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A PASTORAL CHARGE
TO THE ANGEL AT SMYRNA.
8. And unto the angel of the church in Smyrna
write; these things saith the first and the last,
which was dead, and is alive; 9. I know thy works, and tribulation, and poverty,
[but thou art rich] and I know the blasphemy of them which say they are Jews, and are not, but
are the synagogue of Satan. ' 10. Fear none of these things which thou shalt suffer:
behold, the devil shall cast some of you into prison, that ye may be tried: and ye shall have tribulation ten days: be thou faithful unto death,
and I will give thee a crown of life. 11. He that hath an ear, let him hear what the spirit
saith unto the churches; he that overcometh shall . not be hurt of the second death. The exhortation in the former charge seems to have had its desired effect on the gospel ministry of those days, since this pastoral letter contains all praise, comfort and promise, without the least censure or blame. They had returned again to their first love, and were now doing their first works with renewed zeal, for the glory of Christ and his church. Such a revival was also highly necessary. The Lord wanted a host of Martyrs, for some divine purposes unknown to us, and therefore permitted the Roman emperors to turn their whole empire into a fiery furnace of affliction, for all who adored the name of Christ; in which the hottest place was always appointed for the pastors of the church.
Verse 8. Was dead and is alive. He first died for us, and it is therefore no more than reasonable and just, we also should die for him and for his cause. He is now alive, by his own power, and having the keys of hell and of death, is able to raise us to glory. He is sole proprietor of our life as our creator, preserver, and since he has given himself a ransome for us, when we, by sin, had forfeited all right and title among the living; and may therefore demand it when, and in what manner he may judge ex.. pedient.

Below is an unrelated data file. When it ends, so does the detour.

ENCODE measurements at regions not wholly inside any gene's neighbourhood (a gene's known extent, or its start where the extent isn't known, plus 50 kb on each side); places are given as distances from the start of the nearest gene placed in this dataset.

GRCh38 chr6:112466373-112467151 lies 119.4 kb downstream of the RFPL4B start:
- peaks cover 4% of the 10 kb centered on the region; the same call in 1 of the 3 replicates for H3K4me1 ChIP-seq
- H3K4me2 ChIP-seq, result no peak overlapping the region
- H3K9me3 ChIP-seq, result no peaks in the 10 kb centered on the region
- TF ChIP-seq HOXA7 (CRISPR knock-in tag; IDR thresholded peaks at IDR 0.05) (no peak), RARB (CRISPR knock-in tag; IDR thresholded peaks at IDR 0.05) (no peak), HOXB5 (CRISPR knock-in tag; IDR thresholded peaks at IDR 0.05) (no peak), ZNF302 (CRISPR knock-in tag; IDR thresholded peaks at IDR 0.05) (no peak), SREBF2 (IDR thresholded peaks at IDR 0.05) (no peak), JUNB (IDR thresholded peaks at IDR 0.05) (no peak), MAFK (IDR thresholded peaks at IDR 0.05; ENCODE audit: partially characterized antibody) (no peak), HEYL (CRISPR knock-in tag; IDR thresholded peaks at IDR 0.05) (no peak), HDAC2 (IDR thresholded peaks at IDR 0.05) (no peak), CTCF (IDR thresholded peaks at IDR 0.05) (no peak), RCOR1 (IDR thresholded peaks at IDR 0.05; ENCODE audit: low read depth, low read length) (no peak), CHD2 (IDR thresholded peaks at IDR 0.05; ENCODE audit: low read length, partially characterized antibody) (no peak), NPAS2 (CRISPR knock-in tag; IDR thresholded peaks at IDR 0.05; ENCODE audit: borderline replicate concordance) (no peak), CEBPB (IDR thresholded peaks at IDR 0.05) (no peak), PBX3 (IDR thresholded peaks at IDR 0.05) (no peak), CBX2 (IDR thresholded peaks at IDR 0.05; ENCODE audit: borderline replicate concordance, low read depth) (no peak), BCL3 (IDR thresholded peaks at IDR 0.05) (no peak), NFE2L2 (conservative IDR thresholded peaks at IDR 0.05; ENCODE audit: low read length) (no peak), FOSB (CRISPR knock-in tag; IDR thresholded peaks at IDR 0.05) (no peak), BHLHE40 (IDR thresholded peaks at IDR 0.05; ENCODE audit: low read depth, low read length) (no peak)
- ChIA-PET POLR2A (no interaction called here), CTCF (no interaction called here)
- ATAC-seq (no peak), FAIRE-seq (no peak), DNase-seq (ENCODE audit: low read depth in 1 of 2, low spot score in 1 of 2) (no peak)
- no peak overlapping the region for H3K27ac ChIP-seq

Verse 9. I know thy works. Inter šodw, opaw, Babaw, Jedoudt, Dewgew, hoc videtur interresse, quod židw, sit perspicio. See Pasor. oidá therefore may be rendered: I have well observed, understood, [Mark iv. 12.] or minutely inspected all your different offices, with what sort of persons they are filled, and how they are administered.
Tribulation. Here the Lord foretells those sanguinary
during the first centuries under the Roman emperors. The followers of Christ, and more especially the ministers, suffered all kinds of punishments and tortures, both capital and corrective, to the amount of some millions of souls. It is by no means improbable, that the Lord may here allude to ten such calamitous times, as the word
minéga, day, often signifies time, particularly in the New · Testament. Math. xxiii. 30. Luke iv. 25. Math. ii. 1. vii. 22. John ix. 4. Rom. xiii. 12. But the first two under Nero and Domitian cannot be taken into this account, as they were already past.
Poverty, but thou art rich. The Pagan magistracy at that time throughout the whole Roman empire, rapacious and insatiable, were perpetually gaping after the confiscation of property in order to enrich themselves. When the multitude craved the blood of the christians, they readily consented, and transferred the greatest part of the forfeitures to their own pockets. Where the father of a
family suffered martyrdom, or became a public confessor, the magistracy stripped the whole family of their estate; and hence the extreme poverty and indigence of the ministers. The Lord himself comforts them here in their distresses, by reminding and assuring them a-new, of their great reward on the day of retribution. Math. xix. 29. Mark. x. 29.